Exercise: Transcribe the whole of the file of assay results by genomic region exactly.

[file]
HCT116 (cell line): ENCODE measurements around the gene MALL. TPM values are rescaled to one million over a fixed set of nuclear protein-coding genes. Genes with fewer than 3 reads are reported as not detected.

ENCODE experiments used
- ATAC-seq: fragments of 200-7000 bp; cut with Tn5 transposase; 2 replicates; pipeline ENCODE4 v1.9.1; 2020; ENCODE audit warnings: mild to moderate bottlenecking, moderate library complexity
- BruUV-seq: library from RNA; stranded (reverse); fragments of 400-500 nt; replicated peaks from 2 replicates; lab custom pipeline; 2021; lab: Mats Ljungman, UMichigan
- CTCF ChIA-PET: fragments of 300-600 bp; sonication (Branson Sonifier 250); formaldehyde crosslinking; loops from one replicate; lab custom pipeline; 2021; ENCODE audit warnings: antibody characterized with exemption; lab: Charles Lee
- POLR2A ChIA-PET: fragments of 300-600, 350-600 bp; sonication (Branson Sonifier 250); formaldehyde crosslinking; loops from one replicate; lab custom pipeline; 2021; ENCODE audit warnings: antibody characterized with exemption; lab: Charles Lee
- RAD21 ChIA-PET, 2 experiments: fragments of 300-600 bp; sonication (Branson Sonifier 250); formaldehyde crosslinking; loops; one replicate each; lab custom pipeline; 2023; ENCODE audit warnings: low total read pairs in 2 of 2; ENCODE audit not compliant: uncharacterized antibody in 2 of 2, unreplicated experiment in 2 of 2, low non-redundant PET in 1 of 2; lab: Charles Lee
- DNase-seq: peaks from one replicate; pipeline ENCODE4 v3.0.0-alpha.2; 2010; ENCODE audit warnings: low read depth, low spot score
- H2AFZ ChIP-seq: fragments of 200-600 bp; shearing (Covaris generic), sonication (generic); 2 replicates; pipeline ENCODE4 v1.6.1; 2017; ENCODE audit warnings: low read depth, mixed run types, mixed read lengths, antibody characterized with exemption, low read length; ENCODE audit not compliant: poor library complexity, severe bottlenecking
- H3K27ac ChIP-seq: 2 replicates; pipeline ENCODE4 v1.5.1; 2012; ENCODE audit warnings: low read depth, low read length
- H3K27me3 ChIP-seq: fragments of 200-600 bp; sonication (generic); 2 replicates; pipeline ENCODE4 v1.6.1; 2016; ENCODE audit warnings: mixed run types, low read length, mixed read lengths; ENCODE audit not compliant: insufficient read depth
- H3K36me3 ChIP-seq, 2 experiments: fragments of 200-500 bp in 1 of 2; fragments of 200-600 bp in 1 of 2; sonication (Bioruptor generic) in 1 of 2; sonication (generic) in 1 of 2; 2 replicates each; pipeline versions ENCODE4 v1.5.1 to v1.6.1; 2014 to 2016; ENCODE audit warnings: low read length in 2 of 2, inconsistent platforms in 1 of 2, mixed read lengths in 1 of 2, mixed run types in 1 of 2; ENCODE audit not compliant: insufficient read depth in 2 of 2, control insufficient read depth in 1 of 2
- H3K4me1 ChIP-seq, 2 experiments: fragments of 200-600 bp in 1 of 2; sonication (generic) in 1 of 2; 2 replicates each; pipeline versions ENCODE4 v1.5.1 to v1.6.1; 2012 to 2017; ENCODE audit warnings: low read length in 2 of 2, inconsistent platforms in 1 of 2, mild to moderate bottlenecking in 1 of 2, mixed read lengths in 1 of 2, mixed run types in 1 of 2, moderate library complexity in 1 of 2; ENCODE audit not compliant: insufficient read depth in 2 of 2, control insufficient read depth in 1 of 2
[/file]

HCT116 (cell line): ENCODE measurements around the gene MALL. TPM values are rescaled to one million over a fixed set of nuclear protein-coding genes. Genes with fewer than 3 reads are reported as not detected.

ENCODE experiments used
- ATAC-seq: fragments of 200-7000 bp; cut with Tn5 transposase; 2 replicates; pipeline ENCODE4 v1.9.1; 2020; ENCODE audit warnings: mild to moderate bottlenecking, moderate library complexity
- BruUV-seq: library from RNA; stranded (reverse); fragments of 400-500 nt; replicated peaks from 2 replicates; lab custom pipeline; 2021; lab: Mats Ljungman, UMichigan
- CTCF ChIA-PET: fragments of 300-600 bp; sonication (Branson Sonifier 250); formaldehyde crosslinking; loops from one replicate; lab custom pipeline; 2021; ENCODE audit warnings: antibody characterized with exemption; lab: Charles Lee
- POLR2A ChIA-PET: fragments of 300-600, 350-600 bp; sonication (Branson Sonifier 250); formaldehyde crosslinking; loops from one replicate; lab custom pipeline; 2021; ENCODE audit warnings: antibody characterized with exemption; lab: Charles Lee
- RAD21 ChIA-PET, 2 experiments: fragments of 300-600 bp; sonication (Branson Sonifier 250); formaldehyde crosslinking; loops; one replicate each; lab custom pipeline; 2023; ENCODE audit warnings: low total read pairs in 2 of 2; ENCODE audit not compliant: uncharacterized antibody in 2 of 2, unreplicated experiment in 2 of 2, low non-redundant PET in 1 of 2; lab: Charles Lee
- DNase-seq: peaks from one replicate; pipeline ENCODE4 v3.0.0-alpha.2; 2010; ENCODE audit warnings: low read depth, low spot score
- H2AFZ ChIP-seq: fragments of 200-600 bp; shearing (Covaris generic), sonication (generic); 2 replicates; pipeline ENCODE4 v1.6.1; 2017; ENCODE audit warnings: low read depth, mixed run types, mixed read lengths, antibody characterized with exemption, low read length; ENCODE audit not compliant: poor library complexity, severe bottlenecking
- H3K27ac ChIP-seq: 2 replicates; pipeline ENCODE4 v1.5.1; 2012; ENCODE audit warnings: low read depth, low read length
- H3K27me3 ChIP-seq: fragments of 200-600 bp; sonication (generic); 2 replicates; pipeline ENCODE4 v1.6.1; 2016; ENCODE audit warnings: mixed run types, low read length, mixed read lengths; ENCODE audit not compliant: insufficient read depth
- H3K36me3 ChIP-seq, 2 experiments: fragments of 200-500 bp in 1 of 2; fragments of 200-600 bp in 1 of 2; sonication (Bioruptor generic) in 1 of 2; sonication (generic) in 1 of 2; 2 replicates each; pipeline versions ENCODE4 v1.5.1 to v1.6.1; 2014 to 2016; ENCODE audit warnings: low read length in 2 of 2, inconsistent platforms in 1 of 2, mixed read lengths in 1 of 2, mixed run types in 1 of 2; ENCODE audit not compliant: insufficient read depth in 2 of 2, control insufficient read depth in 1 of 2
- H3K4me1 ChIP-seq, 2 experiments: fragments of 200-600 bp in 1 of 2; sonication (generic) in 1 of 2; 2 replicates each; pipeline versions ENCODE4 v1.5.1 to v1.6.1; 2012 to 2017; ENCODE audit warnings: low read length in 2 of 2, inconsistent platforms in 1 of 2, mild to moderate bottlenecking in 1 of 2, mixed read lengths in 1 of 2, mixed run types in 1 of 2, moderate library complexity in 1 of 2; ENCODE audit not compliant: insufficient read depth in 2 of 2, control insufficient read depth in 1 of 2